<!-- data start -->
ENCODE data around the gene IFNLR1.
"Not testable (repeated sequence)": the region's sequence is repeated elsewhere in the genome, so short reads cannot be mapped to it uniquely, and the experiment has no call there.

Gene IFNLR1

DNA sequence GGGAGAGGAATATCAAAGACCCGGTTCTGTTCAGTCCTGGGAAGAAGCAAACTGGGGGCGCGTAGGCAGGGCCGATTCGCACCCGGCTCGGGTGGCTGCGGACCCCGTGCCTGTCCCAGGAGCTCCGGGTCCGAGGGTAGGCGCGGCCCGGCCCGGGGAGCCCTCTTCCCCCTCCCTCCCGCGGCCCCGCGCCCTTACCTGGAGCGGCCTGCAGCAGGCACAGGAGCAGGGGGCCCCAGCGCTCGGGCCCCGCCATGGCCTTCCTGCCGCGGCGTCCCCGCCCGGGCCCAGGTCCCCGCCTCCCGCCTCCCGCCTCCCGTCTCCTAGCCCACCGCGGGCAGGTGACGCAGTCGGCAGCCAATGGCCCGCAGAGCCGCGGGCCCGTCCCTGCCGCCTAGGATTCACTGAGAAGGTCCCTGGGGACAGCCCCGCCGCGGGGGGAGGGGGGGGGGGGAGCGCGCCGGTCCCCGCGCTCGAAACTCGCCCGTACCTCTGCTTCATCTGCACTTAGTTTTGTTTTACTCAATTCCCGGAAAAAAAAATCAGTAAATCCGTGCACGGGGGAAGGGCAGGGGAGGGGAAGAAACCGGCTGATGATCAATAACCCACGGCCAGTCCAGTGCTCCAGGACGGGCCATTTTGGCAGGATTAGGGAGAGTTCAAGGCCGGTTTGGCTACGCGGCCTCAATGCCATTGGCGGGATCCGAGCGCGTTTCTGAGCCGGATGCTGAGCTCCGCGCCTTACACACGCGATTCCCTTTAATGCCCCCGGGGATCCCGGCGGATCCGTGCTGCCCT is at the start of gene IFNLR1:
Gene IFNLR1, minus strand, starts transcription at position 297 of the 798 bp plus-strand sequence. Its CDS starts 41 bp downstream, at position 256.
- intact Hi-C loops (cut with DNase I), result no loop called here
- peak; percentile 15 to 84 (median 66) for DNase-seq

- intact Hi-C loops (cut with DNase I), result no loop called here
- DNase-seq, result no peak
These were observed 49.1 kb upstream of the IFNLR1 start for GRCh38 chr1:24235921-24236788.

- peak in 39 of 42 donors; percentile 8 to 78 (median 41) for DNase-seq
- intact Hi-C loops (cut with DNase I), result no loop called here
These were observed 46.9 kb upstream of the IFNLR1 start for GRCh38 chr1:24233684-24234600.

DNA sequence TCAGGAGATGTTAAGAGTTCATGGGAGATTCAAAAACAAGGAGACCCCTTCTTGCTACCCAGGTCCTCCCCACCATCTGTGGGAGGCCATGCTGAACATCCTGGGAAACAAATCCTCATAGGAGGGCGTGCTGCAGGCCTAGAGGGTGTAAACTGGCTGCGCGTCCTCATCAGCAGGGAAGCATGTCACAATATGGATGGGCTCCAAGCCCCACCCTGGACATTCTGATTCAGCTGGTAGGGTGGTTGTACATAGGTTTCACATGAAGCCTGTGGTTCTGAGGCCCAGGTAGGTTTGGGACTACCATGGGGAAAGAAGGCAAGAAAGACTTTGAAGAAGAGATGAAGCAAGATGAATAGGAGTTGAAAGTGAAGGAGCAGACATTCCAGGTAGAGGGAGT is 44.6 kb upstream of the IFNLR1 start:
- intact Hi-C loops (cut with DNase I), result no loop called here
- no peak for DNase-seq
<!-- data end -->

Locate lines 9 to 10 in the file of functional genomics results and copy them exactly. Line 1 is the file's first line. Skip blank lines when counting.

- DNase-seq, result no peak
These were observed 49.1 kb upstream of the IFNLR1 start for GRCh38 chr1:24235921-24236788.